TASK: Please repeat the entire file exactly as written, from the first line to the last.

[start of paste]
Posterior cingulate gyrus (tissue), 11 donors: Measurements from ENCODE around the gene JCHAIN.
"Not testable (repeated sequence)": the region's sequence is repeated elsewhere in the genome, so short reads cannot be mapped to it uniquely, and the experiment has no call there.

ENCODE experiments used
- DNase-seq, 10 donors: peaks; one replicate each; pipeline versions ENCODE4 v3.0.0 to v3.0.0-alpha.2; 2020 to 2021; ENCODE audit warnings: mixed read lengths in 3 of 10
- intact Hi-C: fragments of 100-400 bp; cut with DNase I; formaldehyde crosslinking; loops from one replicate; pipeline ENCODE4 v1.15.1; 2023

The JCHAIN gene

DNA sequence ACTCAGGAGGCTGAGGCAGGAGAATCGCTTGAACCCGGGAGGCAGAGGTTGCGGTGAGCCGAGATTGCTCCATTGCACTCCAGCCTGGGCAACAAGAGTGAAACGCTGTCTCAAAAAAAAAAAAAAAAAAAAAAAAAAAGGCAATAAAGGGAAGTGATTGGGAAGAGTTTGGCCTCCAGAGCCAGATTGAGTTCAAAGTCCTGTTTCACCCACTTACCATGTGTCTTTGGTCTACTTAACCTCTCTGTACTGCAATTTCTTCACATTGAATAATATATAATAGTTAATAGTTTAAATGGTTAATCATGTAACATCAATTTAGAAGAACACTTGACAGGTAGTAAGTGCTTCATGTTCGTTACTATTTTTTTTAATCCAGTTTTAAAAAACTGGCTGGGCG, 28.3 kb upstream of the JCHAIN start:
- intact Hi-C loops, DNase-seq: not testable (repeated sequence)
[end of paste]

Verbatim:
Posterior cingulate gyrus (tissue), 11 donors: Measurements from ENCODE around the gene JCHAIN.
"Not testable (repeated sequence)": the region's sequence is repeated elsewhere in the genome, so short reads cannot be mapped to it uniquely, and the experiment has no call there.

ENCODE experiments used
- DNase-seq, 10 donors: peaks; one replicate each; pipeline versions ENCODE4 v3.0.0 to v3.0.0-alpha.2; 2020 to 2021; ENCODE audit warnings: mixed read lengths in 3 of 10
- intact Hi-C: fragments of 100-400 bp; cut with DNase I; formaldehyde crosslinking; loops from one replicate; pipeline ENCODE4 v1.15.1; 2023

The JCHAIN gene

DNA sequence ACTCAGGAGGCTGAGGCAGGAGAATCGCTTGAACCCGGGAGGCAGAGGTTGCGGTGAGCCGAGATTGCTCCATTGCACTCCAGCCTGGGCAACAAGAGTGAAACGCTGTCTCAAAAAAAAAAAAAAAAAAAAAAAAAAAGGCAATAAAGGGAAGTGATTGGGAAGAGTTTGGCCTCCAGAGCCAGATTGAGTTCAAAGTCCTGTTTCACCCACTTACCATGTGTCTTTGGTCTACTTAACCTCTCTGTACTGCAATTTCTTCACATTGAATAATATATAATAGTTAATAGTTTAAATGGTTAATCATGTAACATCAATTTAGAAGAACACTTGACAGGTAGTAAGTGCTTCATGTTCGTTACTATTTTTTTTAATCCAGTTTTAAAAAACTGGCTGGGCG, 28.3 kb upstream of the JCHAIN start:
- intact Hi-C loops, DNase-seq: not testable (repeated sequence)